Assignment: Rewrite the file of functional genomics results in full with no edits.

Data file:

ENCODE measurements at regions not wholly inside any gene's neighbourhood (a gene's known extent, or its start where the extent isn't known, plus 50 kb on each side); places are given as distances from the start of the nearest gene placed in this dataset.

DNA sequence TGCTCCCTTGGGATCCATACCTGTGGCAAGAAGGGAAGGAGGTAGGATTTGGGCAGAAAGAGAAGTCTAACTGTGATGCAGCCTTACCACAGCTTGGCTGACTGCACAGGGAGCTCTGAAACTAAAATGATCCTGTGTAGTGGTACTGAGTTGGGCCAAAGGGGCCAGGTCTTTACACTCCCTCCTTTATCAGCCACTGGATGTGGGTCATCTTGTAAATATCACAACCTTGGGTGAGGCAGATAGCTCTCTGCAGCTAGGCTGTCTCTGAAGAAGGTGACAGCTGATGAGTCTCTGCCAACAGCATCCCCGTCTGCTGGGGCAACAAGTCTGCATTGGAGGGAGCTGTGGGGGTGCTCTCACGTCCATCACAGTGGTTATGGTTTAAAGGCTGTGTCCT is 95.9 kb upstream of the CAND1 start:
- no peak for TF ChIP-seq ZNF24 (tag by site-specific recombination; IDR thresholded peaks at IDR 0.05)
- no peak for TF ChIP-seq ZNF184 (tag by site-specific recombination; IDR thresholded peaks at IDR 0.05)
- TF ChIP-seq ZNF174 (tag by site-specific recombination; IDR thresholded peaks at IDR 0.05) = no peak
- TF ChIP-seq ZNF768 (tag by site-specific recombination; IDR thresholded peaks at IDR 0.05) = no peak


ENCODE measurements at regions not wholly inside any gene's neighbourhood (a gene's known extent, or its start where the extent isn't known, plus 50 kb on each side); places are given as distances from the start of the nearest gene placed in this dataset.

DNA sequence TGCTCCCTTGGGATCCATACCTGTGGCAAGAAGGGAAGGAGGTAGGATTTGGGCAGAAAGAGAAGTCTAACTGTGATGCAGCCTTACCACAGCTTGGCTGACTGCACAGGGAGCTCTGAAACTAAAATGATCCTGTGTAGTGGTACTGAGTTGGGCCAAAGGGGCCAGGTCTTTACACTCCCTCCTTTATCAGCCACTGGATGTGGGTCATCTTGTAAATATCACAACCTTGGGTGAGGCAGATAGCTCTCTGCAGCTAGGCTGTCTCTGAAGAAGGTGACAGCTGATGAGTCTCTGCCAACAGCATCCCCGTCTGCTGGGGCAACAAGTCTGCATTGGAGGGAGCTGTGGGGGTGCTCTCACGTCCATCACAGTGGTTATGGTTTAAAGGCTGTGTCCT is 95.9 kb upstream of the CAND1 start:
- no peak for TF ChIP-seq ZNF24 (tag by site-specific recombination; IDR thresholded peaks at IDR 0.05)
- no peak for TF ChIP-seq ZNF184 (tag by site-specific recombination; IDR thresholded peaks at IDR 0.05)
- TF ChIP-seq ZNF174 (tag by site-specific recombination; IDR thresholded peaks at IDR 0.05) = no peak
- TF ChIP-seq ZNF768 (tag by site-specific recombination; IDR thresholded peaks at IDR 0.05) = no peak